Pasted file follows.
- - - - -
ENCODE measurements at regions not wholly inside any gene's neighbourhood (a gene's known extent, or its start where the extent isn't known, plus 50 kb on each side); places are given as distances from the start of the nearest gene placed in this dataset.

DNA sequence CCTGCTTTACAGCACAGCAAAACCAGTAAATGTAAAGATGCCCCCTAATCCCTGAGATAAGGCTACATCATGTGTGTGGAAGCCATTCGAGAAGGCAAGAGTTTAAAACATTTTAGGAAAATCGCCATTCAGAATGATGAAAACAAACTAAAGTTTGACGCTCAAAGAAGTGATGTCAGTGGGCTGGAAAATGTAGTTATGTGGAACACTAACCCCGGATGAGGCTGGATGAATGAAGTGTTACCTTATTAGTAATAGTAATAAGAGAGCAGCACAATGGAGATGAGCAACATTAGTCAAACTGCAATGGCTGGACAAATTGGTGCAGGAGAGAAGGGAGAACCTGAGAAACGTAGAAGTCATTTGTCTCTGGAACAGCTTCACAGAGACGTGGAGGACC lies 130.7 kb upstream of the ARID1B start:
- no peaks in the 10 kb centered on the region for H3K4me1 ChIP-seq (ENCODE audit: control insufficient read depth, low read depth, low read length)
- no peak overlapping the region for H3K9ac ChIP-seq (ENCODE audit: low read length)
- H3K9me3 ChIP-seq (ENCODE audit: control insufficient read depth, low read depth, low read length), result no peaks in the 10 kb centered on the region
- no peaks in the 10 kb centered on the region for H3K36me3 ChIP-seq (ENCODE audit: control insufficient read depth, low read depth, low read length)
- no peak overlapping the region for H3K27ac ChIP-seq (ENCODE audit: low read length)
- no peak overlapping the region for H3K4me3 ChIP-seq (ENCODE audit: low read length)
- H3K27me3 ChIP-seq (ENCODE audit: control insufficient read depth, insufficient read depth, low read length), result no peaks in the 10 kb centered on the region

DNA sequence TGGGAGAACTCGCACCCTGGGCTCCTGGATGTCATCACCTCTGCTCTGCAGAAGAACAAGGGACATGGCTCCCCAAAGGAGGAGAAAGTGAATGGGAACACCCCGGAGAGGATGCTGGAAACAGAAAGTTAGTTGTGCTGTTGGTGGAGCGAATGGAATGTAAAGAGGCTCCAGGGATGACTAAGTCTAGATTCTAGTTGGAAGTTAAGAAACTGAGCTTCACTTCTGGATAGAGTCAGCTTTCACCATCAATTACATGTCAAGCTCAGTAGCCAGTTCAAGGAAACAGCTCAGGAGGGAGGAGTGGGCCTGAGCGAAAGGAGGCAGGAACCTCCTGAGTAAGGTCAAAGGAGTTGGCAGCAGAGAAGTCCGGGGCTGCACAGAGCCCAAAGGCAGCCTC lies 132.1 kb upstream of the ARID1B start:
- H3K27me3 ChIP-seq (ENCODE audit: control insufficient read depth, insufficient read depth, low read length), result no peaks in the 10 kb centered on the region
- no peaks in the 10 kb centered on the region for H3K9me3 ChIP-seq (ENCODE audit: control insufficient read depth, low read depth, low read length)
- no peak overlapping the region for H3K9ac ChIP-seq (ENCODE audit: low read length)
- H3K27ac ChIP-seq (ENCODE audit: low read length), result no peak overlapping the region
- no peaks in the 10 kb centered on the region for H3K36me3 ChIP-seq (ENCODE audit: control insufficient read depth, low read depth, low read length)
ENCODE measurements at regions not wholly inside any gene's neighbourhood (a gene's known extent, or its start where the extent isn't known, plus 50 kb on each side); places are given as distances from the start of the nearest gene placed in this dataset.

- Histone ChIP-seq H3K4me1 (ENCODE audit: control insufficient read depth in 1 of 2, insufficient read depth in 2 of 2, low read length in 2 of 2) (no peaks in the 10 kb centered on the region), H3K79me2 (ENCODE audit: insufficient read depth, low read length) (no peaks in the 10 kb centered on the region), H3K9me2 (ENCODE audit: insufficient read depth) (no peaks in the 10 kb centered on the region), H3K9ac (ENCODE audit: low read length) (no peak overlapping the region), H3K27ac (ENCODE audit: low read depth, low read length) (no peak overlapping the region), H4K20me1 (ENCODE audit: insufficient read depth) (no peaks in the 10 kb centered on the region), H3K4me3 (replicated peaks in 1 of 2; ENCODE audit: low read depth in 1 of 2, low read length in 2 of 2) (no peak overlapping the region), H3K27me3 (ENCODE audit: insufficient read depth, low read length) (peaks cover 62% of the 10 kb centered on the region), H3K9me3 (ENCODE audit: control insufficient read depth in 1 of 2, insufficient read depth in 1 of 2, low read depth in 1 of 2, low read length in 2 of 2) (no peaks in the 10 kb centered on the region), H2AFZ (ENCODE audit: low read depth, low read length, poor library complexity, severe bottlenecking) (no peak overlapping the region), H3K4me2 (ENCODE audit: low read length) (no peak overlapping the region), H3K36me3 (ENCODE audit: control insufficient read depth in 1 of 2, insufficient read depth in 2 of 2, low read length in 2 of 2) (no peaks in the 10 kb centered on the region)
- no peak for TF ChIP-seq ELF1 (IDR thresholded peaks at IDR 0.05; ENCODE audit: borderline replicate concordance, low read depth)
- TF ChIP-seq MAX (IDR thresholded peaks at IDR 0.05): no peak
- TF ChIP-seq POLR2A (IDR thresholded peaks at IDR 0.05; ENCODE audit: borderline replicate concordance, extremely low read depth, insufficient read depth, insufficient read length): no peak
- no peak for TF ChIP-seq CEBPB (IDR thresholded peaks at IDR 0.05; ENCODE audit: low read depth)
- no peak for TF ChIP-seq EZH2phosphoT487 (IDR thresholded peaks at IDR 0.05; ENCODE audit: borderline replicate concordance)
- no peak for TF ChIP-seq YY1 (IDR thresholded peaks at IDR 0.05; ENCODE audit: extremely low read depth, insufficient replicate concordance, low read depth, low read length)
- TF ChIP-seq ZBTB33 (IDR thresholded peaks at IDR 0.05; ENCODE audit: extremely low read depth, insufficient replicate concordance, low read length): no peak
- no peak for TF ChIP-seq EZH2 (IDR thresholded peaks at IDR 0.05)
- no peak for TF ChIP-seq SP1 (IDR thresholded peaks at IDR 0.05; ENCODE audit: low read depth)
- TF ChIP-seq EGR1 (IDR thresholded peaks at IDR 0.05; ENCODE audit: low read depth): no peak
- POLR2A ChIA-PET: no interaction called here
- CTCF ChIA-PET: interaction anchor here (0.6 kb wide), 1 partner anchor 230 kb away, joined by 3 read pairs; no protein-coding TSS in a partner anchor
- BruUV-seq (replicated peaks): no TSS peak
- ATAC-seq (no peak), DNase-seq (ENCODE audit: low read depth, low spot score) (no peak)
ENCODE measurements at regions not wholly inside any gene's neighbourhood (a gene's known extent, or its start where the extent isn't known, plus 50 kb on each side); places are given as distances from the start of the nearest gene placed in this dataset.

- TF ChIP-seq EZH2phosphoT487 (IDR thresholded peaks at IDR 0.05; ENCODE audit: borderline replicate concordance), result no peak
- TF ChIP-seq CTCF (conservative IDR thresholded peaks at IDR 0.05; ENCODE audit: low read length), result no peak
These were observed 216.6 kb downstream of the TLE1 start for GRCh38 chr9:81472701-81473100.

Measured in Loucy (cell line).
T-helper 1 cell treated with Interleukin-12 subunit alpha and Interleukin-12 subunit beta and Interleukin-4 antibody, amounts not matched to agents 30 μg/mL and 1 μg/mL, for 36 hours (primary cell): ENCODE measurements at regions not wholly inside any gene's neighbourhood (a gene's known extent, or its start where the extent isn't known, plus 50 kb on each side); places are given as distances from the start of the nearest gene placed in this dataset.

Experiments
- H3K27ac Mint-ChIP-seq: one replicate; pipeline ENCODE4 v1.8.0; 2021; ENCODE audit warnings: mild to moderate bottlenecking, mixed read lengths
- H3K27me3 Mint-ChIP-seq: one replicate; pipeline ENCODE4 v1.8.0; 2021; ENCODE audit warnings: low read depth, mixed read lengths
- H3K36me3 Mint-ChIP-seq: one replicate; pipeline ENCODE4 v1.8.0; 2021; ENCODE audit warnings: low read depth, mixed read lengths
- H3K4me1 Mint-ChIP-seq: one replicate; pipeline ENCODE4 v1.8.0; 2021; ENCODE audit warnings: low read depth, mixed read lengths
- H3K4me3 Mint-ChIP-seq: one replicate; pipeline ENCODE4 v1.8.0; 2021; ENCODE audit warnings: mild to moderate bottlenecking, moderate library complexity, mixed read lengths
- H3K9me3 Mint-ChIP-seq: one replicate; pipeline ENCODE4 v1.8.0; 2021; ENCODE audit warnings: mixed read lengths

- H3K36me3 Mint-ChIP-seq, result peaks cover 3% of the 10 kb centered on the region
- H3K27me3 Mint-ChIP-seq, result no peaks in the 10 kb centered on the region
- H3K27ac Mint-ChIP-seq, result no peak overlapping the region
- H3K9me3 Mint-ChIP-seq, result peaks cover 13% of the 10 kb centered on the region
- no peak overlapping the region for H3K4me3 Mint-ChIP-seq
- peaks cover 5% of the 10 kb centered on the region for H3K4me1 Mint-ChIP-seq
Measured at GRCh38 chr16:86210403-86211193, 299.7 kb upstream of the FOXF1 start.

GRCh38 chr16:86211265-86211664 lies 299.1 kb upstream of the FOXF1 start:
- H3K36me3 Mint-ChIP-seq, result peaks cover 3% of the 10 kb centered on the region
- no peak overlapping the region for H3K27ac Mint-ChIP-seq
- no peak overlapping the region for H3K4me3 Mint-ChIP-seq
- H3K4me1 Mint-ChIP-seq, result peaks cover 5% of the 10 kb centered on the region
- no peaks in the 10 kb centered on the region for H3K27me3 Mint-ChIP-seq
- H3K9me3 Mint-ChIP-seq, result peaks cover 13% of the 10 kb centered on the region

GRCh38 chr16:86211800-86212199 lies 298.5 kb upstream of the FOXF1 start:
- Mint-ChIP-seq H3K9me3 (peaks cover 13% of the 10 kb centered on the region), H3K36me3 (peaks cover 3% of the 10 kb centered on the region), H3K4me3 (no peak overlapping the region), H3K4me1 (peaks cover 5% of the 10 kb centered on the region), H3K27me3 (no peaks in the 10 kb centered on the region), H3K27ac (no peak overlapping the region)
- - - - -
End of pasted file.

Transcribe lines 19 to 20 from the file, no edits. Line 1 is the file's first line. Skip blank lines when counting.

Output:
- TF ChIP-seq MAX (IDR thresholded peaks at IDR 0.05): no peak
- TF ChIP-seq POLR2A (IDR thresholded peaks at IDR 0.05; ENCODE audit: borderline replicate concordance, extremely low read depth, insufficient read depth, insufficient read length): no peak